Sun doggin' w/Solaris 8

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From: Sally Khudairi (
Date: Fri Jan 28 2000 - 00:37:38 PST

Comptuergram Int'l
Section: 04. Barbed Wire

IBM Says Sun Will Be Dogged by Solaris 8 Incompatibilities

By Timothy Prickett Morgan

IBM Corp poured cold water on Sun Microsystems Inc's open source Solaris 8
announcement yesterday, warning customers to expect incompatibility problems
if they decide to move to the new operating system. Big Blue pointed out
that Sun has a track record of compatibility problems when shifting through
its OS gears and, just for good measure, suggested Sun's effort is not
exactly up to par with the open source religion of the Linux and FreeBSD

Prior to this week's announcement, Sun has said that approximately 90% of
existing Solaris applications are binary compatible with the 64-bit Solaris
8, which supports all but the crustiest 32-bit Solaris code, going right
back to Solaris 2.4. And even when applications are not exactly compatible,
then code changes in typical Unix applications are restricted to about 5% of
the code.

Jeff Bernard, Sun's director of marketing for Solaris, claims most problems
stem from some application software developers using documented but
unsupported APIs that are no longer part of Solaris. To counter this, Sun is
offering a guarantee to customers who have written applications for Solaris,
promising that if their Solaris application fails because of a bug in one of
Solaris 8's APIs, Sun will tweak Solaris to make it work. Conversely, if
applications don't work because application developers are using unsupported
APIs, Sun won't tweak Solaris, but it will work with the vendor to help them
move to supported APIs.

There is still no official word on how many applications are affected, but
only three vendors - Oracle, iPlanet and Veritas - have guaranteed that
their software will run on Solaris 8 when it comes out on March 5. While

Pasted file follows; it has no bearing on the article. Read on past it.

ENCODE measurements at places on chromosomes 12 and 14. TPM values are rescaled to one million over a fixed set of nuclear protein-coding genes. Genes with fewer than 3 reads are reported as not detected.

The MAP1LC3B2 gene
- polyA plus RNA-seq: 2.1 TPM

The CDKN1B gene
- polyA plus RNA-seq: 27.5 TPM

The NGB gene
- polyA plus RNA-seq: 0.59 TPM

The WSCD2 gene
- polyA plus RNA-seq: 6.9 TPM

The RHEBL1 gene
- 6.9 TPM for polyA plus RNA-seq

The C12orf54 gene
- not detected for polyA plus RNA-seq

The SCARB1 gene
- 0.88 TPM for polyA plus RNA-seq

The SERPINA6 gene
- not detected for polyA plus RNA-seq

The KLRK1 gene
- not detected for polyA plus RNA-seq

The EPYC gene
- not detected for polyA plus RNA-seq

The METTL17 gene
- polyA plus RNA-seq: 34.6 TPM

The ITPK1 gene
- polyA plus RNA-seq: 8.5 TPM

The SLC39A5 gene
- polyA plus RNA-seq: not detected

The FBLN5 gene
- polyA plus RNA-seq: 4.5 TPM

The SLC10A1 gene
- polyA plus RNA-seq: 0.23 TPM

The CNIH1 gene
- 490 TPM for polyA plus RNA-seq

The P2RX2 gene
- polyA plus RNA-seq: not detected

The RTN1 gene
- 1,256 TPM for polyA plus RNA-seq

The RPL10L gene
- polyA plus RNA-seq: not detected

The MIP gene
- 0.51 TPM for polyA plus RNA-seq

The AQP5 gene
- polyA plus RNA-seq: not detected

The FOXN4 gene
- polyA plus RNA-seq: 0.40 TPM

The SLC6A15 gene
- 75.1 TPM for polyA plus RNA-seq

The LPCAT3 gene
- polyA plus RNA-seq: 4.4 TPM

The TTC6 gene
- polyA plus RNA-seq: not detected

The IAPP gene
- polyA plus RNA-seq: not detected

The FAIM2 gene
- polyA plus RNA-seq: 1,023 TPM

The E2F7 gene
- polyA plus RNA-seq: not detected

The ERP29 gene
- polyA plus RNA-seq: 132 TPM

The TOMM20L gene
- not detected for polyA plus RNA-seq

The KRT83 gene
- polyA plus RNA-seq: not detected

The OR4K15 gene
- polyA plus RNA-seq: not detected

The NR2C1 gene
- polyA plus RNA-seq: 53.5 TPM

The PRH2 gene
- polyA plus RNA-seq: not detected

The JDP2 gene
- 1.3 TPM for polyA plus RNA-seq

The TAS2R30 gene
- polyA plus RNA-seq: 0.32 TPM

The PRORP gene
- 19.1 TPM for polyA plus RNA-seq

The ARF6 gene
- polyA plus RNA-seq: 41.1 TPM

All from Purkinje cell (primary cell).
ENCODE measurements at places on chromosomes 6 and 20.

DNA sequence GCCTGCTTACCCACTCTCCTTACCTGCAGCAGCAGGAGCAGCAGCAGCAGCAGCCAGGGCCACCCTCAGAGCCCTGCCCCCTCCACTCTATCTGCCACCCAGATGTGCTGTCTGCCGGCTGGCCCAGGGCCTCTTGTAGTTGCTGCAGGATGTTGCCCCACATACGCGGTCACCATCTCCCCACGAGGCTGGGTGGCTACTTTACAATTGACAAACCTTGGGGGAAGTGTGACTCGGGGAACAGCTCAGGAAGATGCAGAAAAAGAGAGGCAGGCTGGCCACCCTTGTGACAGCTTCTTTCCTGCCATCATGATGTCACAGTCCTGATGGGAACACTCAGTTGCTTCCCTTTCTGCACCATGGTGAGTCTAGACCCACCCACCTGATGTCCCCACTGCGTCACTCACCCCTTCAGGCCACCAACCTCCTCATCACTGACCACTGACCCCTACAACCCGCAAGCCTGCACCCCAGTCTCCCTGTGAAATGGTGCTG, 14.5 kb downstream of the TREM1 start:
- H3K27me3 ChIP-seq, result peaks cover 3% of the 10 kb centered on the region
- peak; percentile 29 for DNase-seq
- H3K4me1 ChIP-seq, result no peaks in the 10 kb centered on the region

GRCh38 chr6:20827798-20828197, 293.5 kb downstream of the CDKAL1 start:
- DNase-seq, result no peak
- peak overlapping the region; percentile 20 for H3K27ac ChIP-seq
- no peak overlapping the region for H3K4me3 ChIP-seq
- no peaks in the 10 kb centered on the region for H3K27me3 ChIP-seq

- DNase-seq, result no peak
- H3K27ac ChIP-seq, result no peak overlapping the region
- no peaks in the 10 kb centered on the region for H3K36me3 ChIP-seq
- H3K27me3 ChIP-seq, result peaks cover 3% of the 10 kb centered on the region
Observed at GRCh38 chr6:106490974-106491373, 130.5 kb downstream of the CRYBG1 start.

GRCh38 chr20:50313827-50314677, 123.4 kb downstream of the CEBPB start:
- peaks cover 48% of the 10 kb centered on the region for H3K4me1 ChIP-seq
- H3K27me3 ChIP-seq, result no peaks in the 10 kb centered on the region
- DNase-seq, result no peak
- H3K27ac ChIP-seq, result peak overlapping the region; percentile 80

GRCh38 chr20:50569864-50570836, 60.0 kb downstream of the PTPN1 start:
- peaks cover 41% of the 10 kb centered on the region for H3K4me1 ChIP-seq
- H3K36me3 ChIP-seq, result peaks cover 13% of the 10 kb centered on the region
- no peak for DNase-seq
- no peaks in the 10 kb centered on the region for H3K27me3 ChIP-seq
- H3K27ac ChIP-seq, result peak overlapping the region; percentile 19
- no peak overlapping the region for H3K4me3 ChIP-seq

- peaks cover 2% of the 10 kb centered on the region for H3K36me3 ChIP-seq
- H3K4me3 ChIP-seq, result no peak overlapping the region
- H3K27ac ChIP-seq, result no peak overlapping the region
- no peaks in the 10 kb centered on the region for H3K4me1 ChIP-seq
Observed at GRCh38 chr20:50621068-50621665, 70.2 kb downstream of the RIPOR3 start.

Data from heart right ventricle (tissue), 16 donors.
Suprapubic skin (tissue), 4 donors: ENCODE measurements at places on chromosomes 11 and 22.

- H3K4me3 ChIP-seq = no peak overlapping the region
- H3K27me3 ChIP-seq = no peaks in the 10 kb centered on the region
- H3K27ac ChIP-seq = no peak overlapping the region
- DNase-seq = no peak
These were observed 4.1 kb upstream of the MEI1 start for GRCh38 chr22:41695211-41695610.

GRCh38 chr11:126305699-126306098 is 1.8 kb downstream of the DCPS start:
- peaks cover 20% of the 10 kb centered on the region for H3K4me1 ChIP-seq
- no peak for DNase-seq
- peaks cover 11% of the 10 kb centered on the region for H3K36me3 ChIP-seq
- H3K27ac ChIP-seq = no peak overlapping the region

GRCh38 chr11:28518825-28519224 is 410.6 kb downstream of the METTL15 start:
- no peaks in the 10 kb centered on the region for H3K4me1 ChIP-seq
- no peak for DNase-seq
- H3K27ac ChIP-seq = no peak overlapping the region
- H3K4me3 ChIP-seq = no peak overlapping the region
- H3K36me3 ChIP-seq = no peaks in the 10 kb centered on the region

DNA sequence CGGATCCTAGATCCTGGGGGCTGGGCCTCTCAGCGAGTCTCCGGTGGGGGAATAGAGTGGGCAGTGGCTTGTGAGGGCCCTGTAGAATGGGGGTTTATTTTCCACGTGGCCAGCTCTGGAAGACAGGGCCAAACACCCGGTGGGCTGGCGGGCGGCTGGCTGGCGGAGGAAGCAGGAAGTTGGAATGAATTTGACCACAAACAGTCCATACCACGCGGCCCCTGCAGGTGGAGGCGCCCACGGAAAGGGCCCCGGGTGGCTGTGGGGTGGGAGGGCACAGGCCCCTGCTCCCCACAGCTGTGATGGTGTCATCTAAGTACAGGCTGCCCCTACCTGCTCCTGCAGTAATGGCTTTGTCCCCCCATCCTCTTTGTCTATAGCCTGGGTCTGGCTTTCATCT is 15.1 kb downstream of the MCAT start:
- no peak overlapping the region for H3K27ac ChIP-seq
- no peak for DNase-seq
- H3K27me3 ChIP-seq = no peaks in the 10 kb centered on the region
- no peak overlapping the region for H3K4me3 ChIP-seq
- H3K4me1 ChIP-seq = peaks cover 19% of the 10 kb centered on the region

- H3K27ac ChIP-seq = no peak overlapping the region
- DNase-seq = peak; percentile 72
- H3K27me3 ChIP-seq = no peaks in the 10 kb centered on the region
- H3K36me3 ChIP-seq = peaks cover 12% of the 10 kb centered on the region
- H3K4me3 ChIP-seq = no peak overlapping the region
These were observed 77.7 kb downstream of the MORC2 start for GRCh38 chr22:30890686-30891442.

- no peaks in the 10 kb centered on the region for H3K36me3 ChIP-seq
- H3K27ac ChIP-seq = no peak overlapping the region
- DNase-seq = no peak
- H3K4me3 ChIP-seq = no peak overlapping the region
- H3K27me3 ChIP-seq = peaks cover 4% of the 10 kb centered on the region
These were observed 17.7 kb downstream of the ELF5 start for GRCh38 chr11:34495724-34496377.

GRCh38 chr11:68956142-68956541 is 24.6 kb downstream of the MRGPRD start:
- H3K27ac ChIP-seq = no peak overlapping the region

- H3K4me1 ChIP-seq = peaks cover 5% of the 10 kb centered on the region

dozens of Sun's biggest software partners have pledged support for Solaris 8
this year, the exact roll-out dates and the extent of their use of
unsupported APIs remains a mystery.

Rod Adkins, general manager of IBM's RS/6000 Division and champion of the
AIX Unix variant at IBM, says that "he would describe Sun's situation as a
customer transition nightmare since Solaris 8 is not really backwards
compatible." IBM also says that Solaris 8 includes a host of new
capabilities that AIX has been shipping for several years, including support
for IPv6 and the ability to upgrade to new versions of UNIX without taking
down the server. IBM also says that future Full Moon clustering with Solaris
8 will support up to eight server nodes in a cluster, which is exactly one
quarter that which AIX supports.

As for free and open source Solaris 8, IBM correctly points out that Solaris
8 is not free on Sun servers with more than eight processors, which is a
fairly large portion of its business by revenue but probably a tiny portion
of yearly Solaris license shipments. Adkins also says that IBM will continue
to embrace Linux and to help to drive open standards. Although that point is
countered by Sun's old Java czar, Pat Sueltz, who says that Sun, through its
relationship with the University of California at Berkeley, is the largest
contributor of code to the open source community already.

However the real bottom line of IBM's argument that the Sun Community Source
License is a thinly veiled attempt to confuse the Linux open source movement
which meets none of the criteria to be considered open source. Sun, after
all, maintains all control over updates and improvements to Solaris, and Sun
will charge a license fee to actually use the source for commercial
purposes. In effect, says IBM, this is a read-only license offering little
to no value to developers, customers or anyone for that matter.

As a counter-punch to Sun's correct observation that IBM does not and will
not offer open source AIX, IBM says that the real issue is that AIX has been
included for free on all of Big Blue's IBM RS/6000 servers for several years
at no additional charge. Expect the bickering to continue.

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